Turkish Writer Close To Erdogan Says That The Caliphate Will Return Again With The Victory Of President Recep Tayyip Erdogan Presidential Election In 2019

By Walid Shoebat and Theodore Shoebat

Turkish writer close to President Erdogan of Turkey said that the caliphate will return again with the victory of incumbent President Recep Tayyip Erdogan presidential election 2019.

During his participation in a conference in Canada, the pro-Erdogan Turkish writer Abdul Rahman Dilibak said that “if Erdogan wins the presidency next year, he will become the Caliph and that the [Islamic] caliphate will have commissioners working from the rooms of the presidential palace that has 1,000 rooms”.

He added that the caliphate has moved to the Turkish parliament, stressing that if Erdogan wins the presidency, it means that he will appoint advisers from all Muslim regions of the Caliphate from various Islamic countries and will be opened in the palace. These will commission the Islamic Union to have representatives of the areas of the caliphate in the thousand rooms.

And its not only Dilbik, a member of the Governing Council of the ruling Justice and Development Party in the town of Avellar in the city of Aydin, Suad Onal, has already mentioned through his account on his Facebook that “Erdogan will become the Caliph in 2023 and Allah will shed his light upon him.”

Turkey is scheduled to hold local elections on March 24 next year and parliamentary and presidential elections will be held on November 3, 2019.

What is happening with Turkey, and also what is happening in the political climate of Europe, are presaging signs of another coming great war. What we see in both Turkey and Europe is a rise of nationalism, and violent nationalism if left unchecked, will implode into a very bloody conflict.

And if one thinks that Turkey is a small threat, lets take a trip into the past history, to see how Turkey, even when it was wounded, was a formidable contender in battle during World War One.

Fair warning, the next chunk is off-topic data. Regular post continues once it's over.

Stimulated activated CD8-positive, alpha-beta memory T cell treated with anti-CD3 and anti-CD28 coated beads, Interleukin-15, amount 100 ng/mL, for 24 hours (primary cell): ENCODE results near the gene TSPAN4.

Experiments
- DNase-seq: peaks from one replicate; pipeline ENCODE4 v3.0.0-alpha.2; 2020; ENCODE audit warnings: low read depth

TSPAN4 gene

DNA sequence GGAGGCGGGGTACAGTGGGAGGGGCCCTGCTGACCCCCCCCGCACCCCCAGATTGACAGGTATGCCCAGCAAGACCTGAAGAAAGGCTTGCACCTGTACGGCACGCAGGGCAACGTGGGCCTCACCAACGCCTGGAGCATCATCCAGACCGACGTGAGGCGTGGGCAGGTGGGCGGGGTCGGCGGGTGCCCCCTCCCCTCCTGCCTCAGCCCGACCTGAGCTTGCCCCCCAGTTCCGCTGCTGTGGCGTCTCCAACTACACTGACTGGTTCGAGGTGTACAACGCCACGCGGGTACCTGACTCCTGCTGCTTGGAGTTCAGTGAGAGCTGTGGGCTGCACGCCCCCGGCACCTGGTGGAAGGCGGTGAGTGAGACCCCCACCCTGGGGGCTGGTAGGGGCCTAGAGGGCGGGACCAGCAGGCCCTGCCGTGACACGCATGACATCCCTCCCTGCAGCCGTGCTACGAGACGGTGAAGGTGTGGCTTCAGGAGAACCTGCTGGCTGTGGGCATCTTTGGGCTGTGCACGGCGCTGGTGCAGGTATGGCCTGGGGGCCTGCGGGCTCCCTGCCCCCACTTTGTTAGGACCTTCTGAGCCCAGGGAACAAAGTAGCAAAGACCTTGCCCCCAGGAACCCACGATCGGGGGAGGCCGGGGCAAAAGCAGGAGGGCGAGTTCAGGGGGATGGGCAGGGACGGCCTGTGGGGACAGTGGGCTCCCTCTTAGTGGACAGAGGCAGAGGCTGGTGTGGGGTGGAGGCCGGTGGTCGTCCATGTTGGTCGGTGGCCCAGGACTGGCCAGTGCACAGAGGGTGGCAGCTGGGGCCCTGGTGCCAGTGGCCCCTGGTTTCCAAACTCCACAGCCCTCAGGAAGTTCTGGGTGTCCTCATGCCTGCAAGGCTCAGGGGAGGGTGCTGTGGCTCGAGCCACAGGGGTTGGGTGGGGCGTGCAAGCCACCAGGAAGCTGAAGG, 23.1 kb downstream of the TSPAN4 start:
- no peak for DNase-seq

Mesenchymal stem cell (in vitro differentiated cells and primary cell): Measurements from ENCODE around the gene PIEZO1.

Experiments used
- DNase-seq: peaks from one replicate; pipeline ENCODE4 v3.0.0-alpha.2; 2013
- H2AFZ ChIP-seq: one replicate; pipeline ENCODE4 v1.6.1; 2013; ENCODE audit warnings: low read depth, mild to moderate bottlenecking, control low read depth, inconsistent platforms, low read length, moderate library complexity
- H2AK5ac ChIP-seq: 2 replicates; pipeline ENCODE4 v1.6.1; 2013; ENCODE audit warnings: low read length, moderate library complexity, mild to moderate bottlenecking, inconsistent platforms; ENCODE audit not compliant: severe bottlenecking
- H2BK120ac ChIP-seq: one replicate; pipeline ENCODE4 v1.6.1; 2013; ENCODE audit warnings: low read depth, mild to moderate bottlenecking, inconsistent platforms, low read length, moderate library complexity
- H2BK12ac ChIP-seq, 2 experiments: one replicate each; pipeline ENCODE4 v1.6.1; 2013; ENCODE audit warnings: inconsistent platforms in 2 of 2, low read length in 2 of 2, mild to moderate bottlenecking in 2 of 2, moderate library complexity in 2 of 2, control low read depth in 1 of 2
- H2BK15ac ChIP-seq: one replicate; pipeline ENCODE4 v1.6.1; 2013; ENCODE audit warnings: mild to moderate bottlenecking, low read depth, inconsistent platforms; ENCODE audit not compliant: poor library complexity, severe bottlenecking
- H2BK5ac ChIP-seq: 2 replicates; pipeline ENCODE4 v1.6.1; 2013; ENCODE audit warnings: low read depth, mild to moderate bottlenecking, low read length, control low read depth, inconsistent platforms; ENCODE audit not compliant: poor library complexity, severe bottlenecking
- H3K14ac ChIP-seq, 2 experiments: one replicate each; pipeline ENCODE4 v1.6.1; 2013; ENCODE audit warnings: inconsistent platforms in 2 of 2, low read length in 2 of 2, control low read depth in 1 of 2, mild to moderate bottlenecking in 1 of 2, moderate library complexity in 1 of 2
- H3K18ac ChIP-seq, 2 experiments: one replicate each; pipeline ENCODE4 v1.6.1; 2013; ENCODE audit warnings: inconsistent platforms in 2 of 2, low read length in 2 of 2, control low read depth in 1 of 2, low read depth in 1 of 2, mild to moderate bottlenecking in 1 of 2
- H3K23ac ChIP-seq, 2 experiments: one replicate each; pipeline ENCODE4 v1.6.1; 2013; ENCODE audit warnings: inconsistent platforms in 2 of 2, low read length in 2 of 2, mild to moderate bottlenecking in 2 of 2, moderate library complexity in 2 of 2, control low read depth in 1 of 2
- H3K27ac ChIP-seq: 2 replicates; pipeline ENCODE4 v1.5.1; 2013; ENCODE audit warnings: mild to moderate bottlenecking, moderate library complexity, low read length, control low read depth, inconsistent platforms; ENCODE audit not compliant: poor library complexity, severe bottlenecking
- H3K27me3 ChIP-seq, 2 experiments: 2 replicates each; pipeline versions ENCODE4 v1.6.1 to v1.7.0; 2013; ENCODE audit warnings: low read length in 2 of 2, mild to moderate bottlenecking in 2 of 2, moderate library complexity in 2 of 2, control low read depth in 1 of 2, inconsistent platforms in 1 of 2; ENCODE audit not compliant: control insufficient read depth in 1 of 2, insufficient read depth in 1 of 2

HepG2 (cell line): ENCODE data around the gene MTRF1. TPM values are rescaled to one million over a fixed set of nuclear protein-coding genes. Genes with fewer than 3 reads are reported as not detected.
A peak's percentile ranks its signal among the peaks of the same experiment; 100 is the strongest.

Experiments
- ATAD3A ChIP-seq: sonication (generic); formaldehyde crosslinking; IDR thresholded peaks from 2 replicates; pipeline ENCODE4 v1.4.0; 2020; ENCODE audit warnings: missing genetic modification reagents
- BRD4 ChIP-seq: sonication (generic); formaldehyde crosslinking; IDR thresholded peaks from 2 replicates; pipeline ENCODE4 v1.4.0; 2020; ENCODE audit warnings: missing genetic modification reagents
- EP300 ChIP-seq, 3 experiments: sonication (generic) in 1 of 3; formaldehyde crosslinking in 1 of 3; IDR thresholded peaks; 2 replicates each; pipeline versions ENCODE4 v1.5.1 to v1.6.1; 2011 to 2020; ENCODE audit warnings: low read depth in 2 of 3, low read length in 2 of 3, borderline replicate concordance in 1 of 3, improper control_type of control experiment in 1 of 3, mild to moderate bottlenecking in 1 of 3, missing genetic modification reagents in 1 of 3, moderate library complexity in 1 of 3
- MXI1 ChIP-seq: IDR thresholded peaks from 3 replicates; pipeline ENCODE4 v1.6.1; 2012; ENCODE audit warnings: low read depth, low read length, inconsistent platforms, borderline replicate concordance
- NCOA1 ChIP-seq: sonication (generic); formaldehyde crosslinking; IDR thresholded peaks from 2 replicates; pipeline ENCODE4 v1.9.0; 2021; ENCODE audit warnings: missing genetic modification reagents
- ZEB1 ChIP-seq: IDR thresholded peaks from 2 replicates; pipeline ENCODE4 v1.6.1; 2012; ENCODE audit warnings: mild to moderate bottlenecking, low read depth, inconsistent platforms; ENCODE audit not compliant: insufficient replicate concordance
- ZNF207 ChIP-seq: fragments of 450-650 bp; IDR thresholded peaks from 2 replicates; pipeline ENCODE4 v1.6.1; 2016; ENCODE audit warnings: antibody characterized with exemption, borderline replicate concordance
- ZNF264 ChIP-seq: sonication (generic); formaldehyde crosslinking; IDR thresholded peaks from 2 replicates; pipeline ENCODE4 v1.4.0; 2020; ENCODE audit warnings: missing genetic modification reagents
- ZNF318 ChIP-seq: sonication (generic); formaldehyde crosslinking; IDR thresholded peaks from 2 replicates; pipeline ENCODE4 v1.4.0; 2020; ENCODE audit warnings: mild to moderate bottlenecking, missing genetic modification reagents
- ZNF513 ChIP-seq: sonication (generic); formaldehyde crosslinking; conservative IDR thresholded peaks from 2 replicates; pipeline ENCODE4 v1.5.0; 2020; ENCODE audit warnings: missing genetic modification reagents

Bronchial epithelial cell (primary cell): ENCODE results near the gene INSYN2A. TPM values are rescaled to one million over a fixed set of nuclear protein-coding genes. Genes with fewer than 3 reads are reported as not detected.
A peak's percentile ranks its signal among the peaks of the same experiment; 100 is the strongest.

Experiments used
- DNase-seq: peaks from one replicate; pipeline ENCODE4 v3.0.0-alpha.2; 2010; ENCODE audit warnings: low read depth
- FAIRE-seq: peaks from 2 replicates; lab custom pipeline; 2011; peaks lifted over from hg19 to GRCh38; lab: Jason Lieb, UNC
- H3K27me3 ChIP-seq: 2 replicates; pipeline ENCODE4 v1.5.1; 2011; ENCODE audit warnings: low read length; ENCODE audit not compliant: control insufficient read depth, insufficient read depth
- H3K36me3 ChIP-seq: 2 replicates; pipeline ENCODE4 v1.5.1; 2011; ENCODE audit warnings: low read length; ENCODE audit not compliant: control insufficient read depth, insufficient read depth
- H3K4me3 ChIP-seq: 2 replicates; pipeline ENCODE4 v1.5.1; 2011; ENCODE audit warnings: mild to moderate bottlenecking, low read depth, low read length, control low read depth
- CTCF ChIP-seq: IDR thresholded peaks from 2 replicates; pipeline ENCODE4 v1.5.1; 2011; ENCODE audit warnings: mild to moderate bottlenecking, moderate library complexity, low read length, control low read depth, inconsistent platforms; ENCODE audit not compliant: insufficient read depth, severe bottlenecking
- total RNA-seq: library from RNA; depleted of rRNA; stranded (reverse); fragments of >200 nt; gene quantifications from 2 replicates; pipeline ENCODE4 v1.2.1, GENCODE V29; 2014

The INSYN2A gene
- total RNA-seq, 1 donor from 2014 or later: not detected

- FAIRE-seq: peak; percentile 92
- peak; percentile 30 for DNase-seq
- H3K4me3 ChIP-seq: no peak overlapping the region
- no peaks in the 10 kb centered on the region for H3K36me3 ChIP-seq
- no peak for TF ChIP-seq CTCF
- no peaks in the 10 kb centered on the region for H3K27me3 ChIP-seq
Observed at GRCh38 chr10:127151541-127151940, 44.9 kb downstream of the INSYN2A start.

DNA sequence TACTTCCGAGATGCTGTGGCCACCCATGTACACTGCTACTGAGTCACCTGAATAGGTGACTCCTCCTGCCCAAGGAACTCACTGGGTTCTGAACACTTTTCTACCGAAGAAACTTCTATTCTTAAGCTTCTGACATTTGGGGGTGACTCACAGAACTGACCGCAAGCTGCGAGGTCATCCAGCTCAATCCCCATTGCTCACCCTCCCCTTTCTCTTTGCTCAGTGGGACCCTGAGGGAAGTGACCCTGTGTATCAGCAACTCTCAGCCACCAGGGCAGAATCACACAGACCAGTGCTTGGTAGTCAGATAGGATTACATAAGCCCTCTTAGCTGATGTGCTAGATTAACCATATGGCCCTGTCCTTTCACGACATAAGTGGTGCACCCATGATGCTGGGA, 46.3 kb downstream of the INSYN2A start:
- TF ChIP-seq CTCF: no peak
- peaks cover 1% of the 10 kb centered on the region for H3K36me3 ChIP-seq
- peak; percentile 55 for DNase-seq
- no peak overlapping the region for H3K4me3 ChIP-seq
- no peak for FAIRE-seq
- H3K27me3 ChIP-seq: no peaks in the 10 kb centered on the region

When the Ottoman Empire entered the war, the British saw the Turks as a push over, as the weakest ally of the Germans and Austrian-Hungarians. While the Ottomans were called “the sick man of Europe,” the reality is that it was not an easy target. While the British got easy victories in Iraq — in the Battle of Basra and the Battle of Shaiba –, and in Egypt with the battle over the Suez, they were horrifically vanquished in the battle over Gallipoli and over the Dardanelles in 1915 and 1916, with hundreds of thousands of British and French causalities.

The defeat of the Entente in the Dardanelles was a turning point in the war. From the British gaining easy victories over the Ottomans, now the Ottomans showed that they could indeed win major battles. Turkish forces would invade the British protectorate in South Yemen, and became a major threat to the British controlled city of Aden; the Turks would also take 120 miles of Egyptian coastline from the British.

The Ottomans crushed the British in the Battle of Ctesiphon (also known as the Battle of Salman Pak) in November of 1915. The battle began when four columns of British troops headed against the Ottoman frontline, thinking that the element of surprise was on their side. The opposite was true. The Turks were the ones who had surprise on their side as they ambushed the British with heavy gunfire. “Almost directly under fire from guns,” wrote Captain Lecky. “Rifle fire incessant until about 4 p.m. Fighting very severe.”